The Red Sea seen from above, in southern Egypt. November 2011.
The Red Sea seen from above, in southern Egypt. November 2011.

In the middle of nowhere

  Egypt: Hamata - Red Sea - November 2011

Dear English-speaking readers, this page is an automatic translation of an article originally written in French. I apologise for any strange sentences and funny mistakes that may have resulted. If you read French, click on the French flag below to access the original, correct text: 


I was in southern Egypt, in November 2011, for the to dive in the Red Sea. Strange feeling of being in the middle of nowhere. With no other landmark than a ribbon of asphalt between the sea and the desert.

Between sea and desert

To the left is the sea. To the right is the Egyptian desert. In our back, Marsa Alam. Right in front, Hamata. Our goal.

In the minibus, between Marsa Alam and Hamata. Egypt, November 2011.
In the minibus, between Marsa Alam and Hamata. Egypt, November 2011.

Hamata, where the hotel for our little group of diver-photographers is located. Where the boat that will take us from one coral reef to another is moored.

I looked at a Google Map before coming. A little further on, south of Hamata, there's a port with the beautiful name of Berenice. At the very end of the road, even further on, is Sudan.

We landed in Marsa Alam. The minibus ride from the airport to our hotel takes a good couple of hours.

Already from above, through the plane's window, the view seemed strange. No trees, no fields, no greenery. Just the sparkling azure of the water and the dry ochre of the earth. Here and there, hotel complexes. Planted in the middle of nowhere.

The Red Sea seen from above, in southern Egypt. November 2011.
The Red Sea seen from above, in southern Egypt. November 2011.

Ghost hotels

It's a strange place to come for a vacation. Accustomed to the monsoon-swept, humid tropical countries of Southeast Asia, where exuberant vegetation easily turns to jungle, where agricultural areas are flooded to grow rice, I'm not used to this inhospitable rock that stretches endlessly to my right.

People live here, though. Our minibus passes through a few villages. A handful of dwellings, a mosque, a signpost, a line of ragged palm trees along the road.

On the road between Marsa Alam and Hamata. Egypt, November 2011.
On the road between Marsa Alam and Hamata. Egypt, November 2011.
Children playing along the road, near Hamata. Egypt, November 2011.
Children playing along the road, near Hamata. Egypt, November 2011.

The most curious is the huge abandoned concrete buildings scattered at regular intervals along the coast. Huge unfinished hotel projects.

These remains of real estate are a little gloomy. Foolish, absurd.

An abandoned construction on the road between Marsa Alam and Hamata. Egypt, November 2011.
An abandoned construction on the road between Marsa Alam and Hamata. Egypt, November 2011.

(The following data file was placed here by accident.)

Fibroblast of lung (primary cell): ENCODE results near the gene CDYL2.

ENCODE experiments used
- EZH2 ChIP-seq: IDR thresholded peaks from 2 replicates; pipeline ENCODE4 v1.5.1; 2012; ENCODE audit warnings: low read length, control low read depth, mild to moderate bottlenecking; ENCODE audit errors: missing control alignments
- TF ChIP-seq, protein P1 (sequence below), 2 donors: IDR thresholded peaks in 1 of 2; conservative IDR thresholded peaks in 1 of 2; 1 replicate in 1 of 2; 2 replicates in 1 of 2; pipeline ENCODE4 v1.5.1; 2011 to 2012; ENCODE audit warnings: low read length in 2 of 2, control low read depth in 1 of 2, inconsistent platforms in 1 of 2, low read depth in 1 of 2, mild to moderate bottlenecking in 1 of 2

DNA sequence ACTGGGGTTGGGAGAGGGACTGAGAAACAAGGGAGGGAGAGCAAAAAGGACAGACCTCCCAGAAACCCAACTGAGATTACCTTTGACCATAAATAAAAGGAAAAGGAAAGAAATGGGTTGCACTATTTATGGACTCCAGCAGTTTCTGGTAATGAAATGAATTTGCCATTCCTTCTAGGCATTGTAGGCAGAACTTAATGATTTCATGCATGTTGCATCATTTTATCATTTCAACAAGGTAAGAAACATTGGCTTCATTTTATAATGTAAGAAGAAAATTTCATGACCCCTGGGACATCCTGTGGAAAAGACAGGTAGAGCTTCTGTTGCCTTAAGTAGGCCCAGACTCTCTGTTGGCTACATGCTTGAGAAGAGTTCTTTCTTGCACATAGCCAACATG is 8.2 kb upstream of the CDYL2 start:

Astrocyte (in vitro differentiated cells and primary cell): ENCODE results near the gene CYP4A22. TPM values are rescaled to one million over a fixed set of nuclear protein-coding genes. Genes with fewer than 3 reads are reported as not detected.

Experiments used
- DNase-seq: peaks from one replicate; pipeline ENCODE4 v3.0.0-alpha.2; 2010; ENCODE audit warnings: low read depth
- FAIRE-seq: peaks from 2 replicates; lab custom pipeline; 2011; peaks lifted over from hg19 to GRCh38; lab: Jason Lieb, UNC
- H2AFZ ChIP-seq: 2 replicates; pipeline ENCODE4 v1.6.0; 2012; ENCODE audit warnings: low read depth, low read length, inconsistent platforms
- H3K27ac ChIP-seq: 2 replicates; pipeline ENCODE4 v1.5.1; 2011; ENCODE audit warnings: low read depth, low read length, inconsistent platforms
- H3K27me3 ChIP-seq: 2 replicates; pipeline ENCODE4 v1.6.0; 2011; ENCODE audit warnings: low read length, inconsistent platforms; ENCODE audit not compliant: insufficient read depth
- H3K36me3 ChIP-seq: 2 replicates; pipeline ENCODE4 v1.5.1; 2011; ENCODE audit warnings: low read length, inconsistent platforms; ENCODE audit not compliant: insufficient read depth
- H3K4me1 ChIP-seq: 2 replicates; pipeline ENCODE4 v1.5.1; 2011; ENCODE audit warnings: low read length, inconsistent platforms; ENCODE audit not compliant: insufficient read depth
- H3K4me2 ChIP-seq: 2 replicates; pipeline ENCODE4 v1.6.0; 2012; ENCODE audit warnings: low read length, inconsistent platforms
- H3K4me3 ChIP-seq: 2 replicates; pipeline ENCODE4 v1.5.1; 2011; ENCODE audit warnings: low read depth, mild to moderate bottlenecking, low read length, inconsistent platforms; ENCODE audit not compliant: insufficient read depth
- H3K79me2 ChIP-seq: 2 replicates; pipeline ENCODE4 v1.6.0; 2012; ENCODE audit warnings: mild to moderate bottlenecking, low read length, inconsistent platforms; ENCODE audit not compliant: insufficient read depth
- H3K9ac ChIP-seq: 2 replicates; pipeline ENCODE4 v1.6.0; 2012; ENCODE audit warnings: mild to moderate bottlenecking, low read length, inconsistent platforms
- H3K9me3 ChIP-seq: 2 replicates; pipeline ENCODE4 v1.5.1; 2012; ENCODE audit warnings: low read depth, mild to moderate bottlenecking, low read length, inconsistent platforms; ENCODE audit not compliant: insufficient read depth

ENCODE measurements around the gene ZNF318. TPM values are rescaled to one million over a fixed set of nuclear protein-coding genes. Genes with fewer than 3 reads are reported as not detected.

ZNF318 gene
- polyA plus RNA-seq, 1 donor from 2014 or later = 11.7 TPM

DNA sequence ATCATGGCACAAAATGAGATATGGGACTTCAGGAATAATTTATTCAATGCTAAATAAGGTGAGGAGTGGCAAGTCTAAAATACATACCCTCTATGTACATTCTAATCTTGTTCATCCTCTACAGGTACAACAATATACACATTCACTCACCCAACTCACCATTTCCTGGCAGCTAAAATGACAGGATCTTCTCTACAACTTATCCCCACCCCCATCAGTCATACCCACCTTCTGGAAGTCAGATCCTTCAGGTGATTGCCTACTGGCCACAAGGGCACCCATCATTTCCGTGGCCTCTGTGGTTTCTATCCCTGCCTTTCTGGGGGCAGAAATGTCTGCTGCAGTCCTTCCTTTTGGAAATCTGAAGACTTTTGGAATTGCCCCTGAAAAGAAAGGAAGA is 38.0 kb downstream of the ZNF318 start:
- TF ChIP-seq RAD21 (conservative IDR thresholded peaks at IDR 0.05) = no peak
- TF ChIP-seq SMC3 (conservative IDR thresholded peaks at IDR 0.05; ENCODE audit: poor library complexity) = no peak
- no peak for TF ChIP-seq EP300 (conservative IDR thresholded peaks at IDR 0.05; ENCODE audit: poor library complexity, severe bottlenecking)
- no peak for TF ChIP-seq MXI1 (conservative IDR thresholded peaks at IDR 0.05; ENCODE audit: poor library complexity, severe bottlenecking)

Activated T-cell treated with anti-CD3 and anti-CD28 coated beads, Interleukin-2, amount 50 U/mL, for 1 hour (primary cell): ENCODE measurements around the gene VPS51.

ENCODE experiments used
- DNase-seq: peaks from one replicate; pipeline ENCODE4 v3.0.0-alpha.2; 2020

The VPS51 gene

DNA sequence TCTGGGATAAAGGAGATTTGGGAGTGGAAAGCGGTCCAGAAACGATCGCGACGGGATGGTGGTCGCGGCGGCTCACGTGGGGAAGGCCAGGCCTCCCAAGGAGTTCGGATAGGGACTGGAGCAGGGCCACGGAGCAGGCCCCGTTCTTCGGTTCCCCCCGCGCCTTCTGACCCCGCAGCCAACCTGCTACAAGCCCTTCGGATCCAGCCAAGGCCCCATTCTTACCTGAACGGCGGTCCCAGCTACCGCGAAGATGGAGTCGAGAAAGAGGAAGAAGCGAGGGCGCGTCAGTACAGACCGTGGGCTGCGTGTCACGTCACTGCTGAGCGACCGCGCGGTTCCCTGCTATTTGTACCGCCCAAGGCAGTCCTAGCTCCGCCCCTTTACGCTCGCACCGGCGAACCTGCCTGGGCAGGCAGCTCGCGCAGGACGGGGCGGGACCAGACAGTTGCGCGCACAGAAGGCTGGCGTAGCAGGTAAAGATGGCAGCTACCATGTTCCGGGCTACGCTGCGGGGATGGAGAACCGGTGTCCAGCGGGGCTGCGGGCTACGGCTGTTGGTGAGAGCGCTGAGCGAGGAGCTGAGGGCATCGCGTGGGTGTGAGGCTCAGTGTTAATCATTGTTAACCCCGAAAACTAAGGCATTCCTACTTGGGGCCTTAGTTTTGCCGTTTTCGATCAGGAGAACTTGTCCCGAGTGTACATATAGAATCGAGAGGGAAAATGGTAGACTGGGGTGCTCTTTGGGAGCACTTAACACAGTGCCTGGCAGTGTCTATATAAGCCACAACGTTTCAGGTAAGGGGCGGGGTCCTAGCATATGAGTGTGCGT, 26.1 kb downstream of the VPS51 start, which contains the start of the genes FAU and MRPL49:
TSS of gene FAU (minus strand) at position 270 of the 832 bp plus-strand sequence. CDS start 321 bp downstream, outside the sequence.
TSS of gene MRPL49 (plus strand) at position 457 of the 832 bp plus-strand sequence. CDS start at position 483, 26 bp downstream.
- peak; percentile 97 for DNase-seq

An abandoned construction on the road between Marsa Alam and Hamata. Egypt, November 2011.
Another abandoned complex, on the road between Marsa Alam and Hamata. Egypt, November 2011.

Divers and kite surfers

Our minibus swallows up the kilometers. In the distance, against the intense blue sky, a glittering cluster of kites suddenly catches the eye.

At first, an incongruous, incomprehensible sight. In fact, they're kite-surfers. In addition to divers, there's another tourist tribe in the area: wind and surf enthusiasts.

Kite-surfing in southern Egypt, near Hamata. November 2011.
Kite-surfers in southern Egypt, near Hamata. November 2011.

We bump into them at the hotel. Our two tribes have no chemistry and hardly speak to each other. Like us, the kite-surfers have been transported to the middle of nowhere to devote themselves exclusively to their passion. An out-of-this-world, out-of-time interlude. The sea on the left, the desert on the right.

The road between Marsa Alam and Hamata. Egypt, November 2011.
The road between Marsa Alam and Hamata. Egypt, November 2011.

A parenthesis out of the world and out of time

As a worthy representative of my tribe, I certainly loved this Egyptian trip devoted to underwater photography (read : Atmospheric dives in the Red Sea, The color of the coral, Dance with dolphins). But of Egypt and the southern desert, of its inhabitants, I will have seen nothing.

I only had contact with the staff at the hotel or on the dive boat. All men. All adorable and attentive. But it was strange not to come across any women.

On the dive boat. Egypt, November 2011.
On the dive boat. Egypt, November 2011.

There were also a few kids watching every day our descent from the boat, trying to sell us trinkets.

Since I've been back, I've often thought of those slightly sinister, abandoned ghost-hotels that will never see a tourist tribe disembark. The asphalt line that follows the contours of the Red Sea and leads to Sudan.

It was a new vacation destination for me. But I'd only recommend it to divers and kite-surfers. You really are in the middle of nowhere, sandwiched between the Red Sea and the pebbles of the desert.